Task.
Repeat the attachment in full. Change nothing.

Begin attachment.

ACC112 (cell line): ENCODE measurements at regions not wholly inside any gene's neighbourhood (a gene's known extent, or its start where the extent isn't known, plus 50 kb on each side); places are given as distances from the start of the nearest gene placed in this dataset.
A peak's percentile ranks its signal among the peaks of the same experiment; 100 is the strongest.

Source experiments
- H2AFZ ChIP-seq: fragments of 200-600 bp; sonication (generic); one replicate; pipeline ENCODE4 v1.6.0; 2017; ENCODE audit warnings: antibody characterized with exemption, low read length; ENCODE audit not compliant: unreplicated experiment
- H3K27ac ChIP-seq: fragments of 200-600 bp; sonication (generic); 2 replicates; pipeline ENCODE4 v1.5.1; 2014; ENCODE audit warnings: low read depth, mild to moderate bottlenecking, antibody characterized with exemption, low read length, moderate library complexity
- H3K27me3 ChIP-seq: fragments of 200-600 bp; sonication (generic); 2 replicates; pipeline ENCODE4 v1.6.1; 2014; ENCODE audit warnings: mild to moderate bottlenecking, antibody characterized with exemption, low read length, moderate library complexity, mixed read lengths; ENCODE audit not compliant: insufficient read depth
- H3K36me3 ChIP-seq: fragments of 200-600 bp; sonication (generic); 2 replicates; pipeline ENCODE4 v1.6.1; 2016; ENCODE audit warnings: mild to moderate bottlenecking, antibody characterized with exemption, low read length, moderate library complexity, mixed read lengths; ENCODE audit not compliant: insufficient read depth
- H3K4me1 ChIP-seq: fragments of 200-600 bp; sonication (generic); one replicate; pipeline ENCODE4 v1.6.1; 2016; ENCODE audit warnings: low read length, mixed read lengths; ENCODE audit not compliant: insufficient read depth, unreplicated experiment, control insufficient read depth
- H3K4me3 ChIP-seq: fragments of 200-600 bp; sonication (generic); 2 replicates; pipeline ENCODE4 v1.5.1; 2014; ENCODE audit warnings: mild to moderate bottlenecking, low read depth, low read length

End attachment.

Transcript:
ACC112 (cell line): ENCODE measurements at regions not wholly inside any gene's neighbourhood (a gene's known extent, or its start where the extent isn't known, plus 50 kb on each side); places are given as distances from the start of the nearest gene placed in this dataset.
A peak's percentile ranks its signal among the peaks of the same experiment; 100 is the strongest.

Source experiments
- H2AFZ ChIP-seq: fragments of 200-600 bp; sonication (generic); one replicate; pipeline ENCODE4 v1.6.0; 2017; ENCODE audit warnings: antibody characterized with exemption, low read length; ENCODE audit not compliant: unreplicated experiment
- H3K27ac ChIP-seq: fragments of 200-600 bp; sonication (generic); 2 replicates; pipeline ENCODE4 v1.5.1; 2014; ENCODE audit warnings: low read depth, mild to moderate bottlenecking, antibody characterized with exemption, low read length, moderate library complexity
- H3K27me3 ChIP-seq: fragments of 200-600 bp; sonication (generic); 2 replicates; pipeline ENCODE4 v1.6.1; 2014; ENCODE audit warnings: mild to moderate bottlenecking, antibody characterized with exemption, low read length, moderate library complexity, mixed read lengths; ENCODE audit not compliant: insufficient read depth
- H3K36me3 ChIP-seq: fragments of 200-600 bp; sonication (generic); 2 replicates; pipeline ENCODE4 v1.6.1; 2016; ENCODE audit warnings: mild to moderate bottlenecking, antibody characterized with exemption, low read length, moderate library complexity, mixed read lengths; ENCODE audit not compliant: insufficient read depth
- H3K4me1 ChIP-seq: fragments of 200-600 bp; sonication (generic); one replicate; pipeline ENCODE4 v1.6.1; 2016; ENCODE audit warnings: low read length, mixed read lengths; ENCODE audit not compliant: insufficient read depth, unreplicated experiment, control insufficient read depth
- H3K4me3 ChIP-seq: fragments of 200-600 bp; sonication (generic); 2 replicates; pipeline ENCODE4 v1.5.1; 2014; ENCODE audit warnings: mild to moderate bottlenecking, low read depth, low read length